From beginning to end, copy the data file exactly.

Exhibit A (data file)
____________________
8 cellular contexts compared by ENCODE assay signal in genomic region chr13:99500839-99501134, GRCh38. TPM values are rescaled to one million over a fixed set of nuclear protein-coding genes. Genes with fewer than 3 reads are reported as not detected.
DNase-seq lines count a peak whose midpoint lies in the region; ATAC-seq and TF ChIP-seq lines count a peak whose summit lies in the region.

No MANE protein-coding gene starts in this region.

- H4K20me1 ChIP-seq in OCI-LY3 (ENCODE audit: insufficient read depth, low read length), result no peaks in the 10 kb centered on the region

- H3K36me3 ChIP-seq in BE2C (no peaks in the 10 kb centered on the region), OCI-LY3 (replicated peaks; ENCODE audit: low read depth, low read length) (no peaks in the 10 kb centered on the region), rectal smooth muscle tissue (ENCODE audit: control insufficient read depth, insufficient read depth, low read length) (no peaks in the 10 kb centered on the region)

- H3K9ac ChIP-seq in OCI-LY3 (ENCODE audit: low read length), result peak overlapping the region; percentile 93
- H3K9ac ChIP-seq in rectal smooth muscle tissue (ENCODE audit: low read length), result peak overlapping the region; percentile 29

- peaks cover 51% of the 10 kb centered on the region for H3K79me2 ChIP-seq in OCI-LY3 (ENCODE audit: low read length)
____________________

8 cellular contexts compared by ENCODE assay signal in genomic region chr13:99500839-99501134, GRCh38. TPM values are rescaled to one million over a fixed set of nuclear protein-coding genes. Genes with fewer than 3 reads are reported as not detected.
DNase-seq lines count a peak whose midpoint lies in the region; ATAC-seq and TF ChIP-seq lines count a peak whose summit lies in the region.

No MANE protein-coding gene starts in this region.

- H4K20me1 ChIP-seq in OCI-LY3 (ENCODE audit: insufficient read depth, low read length), result no peaks in the 10 kb centered on the region

- H3K36me3 ChIP-seq in BE2C (no peaks in the 10 kb centered on the region), OCI-LY3 (replicated peaks; ENCODE audit: low read depth, low read length) (no peaks in the 10 kb centered on the region), rectal smooth muscle tissue (ENCODE audit: control insufficient read depth, insufficient read depth, low read length) (no peaks in the 10 kb centered on the region)

- H3K9ac ChIP-seq in OCI-LY3 (ENCODE audit: low read length), result peak overlapping the region; percentile 93
- H3K9ac ChIP-seq in rectal smooth muscle tissue (ENCODE audit: low read length), result peak overlapping the region; percentile 29

- peaks cover 51% of the 10 kb centered on the region for H3K79me2 ChIP-seq in OCI-LY3 (ENCODE audit: low read length)